North Carolina Healthcare Quality Alliance

Non-profit health collaborative North Carolina Healthcare Quality Alliance (NCHQA)  partnered with the North Carolina Medical Society (NCMS), Duke MedicineCornerstone Health CareBlue Cross Blue Shield of North Carolina and the State Health Plan for Teachers and State Employees to reduce the use of:

  • antibiotics to treat viral infections in adults;
  • DEXA scans to measure bone density in women younger than 65 and men younger than 70;
  • carotid artery stenosis screening in asymptomatic patients; and
  • annual Pap tests for women between the ages of 30 and 65.


Key Interventions

The partners worked to achieve reductions through a number of interventions focused on patient education, provider education, electronically integrated clinical decision-making tools and changes to the health system culture.

To reach consumers, project partners placed posters and patient brochures in all of their primary care and urgent care sites. They also included links to Choosing Wisely materials in the online reminders patients receive before their visits from their patient portal.

Organizations with statewide reach—such as Blue Cross Blue Shield of North Carolina (3.8 million customers) and the North Carolina State Health Plan for Teachers and State Employees (more than 685,000 members and dependents)—disseminated information about Choosing Wisely through newsletters, mailings, blog posts and more. Meanwhile, the NCMS disseminated Choosing Wisely messaging to state and regional medical societies and health care organizations.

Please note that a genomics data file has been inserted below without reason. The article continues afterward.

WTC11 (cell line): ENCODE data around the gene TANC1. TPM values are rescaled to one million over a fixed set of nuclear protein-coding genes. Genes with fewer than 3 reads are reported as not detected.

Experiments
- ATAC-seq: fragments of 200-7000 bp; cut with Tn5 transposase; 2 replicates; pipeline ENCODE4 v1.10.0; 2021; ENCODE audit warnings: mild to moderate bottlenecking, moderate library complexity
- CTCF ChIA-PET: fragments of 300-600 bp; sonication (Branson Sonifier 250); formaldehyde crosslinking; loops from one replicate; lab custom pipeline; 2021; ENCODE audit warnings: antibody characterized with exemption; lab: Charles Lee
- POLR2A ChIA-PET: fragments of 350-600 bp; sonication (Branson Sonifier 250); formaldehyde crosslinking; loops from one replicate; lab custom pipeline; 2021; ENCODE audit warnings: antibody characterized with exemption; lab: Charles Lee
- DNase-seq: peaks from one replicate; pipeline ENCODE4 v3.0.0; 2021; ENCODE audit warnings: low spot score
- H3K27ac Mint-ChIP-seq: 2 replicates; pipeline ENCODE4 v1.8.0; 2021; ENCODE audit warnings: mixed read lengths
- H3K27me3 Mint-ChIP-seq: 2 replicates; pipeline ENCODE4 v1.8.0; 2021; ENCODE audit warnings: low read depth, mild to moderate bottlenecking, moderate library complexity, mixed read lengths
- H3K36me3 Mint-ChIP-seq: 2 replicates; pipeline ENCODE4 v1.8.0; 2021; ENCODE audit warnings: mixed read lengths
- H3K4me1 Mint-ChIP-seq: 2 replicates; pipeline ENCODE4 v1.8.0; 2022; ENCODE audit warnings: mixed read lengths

Stories of Success

The Next Generation at Duke

By reducing the use of unnecessary or potentially avoidable tests and treatments, Duke Health leaders intended to improve the care their patients – and all North Carolinians – receive. To achieve that, the Choosing Wisely effort led by the North Carolina Healthcare Quality Alliance, with Duke as a key participant, aimed to improve patient and clinician education, transform system processes, and foster community-based dialogues between patients and clinicians about making smarter health care choices.

Duke placed a special emphasis on engaging physicians at the beginning of their medical careers. In many of its residency programs, a high-value care curriculum was implemented through a series of lectures with interactive cases, delivered by inpatient and outpatient division faculty. Duke used the three services selected for this grant as specific case examples and the curriculum was the basis for two program-wide initiatives under the Choosing Wisely campaign.

“I definitely think that being a resident gives me a unique perspective on the project,” said Alyson Shogan, MD, MBA. “I’m still forming the way I practice and approach discussions with patients. And as a resident, I’m in education and training on a day-to-day basis. So whether it’s lectures, or group projects, or even one-on-one teaching, I’m always working on which teaching methods work best, and how they can integrate into the physicians’ already busy day, all under the scope of Choosing Wisely.”


In Their Own Words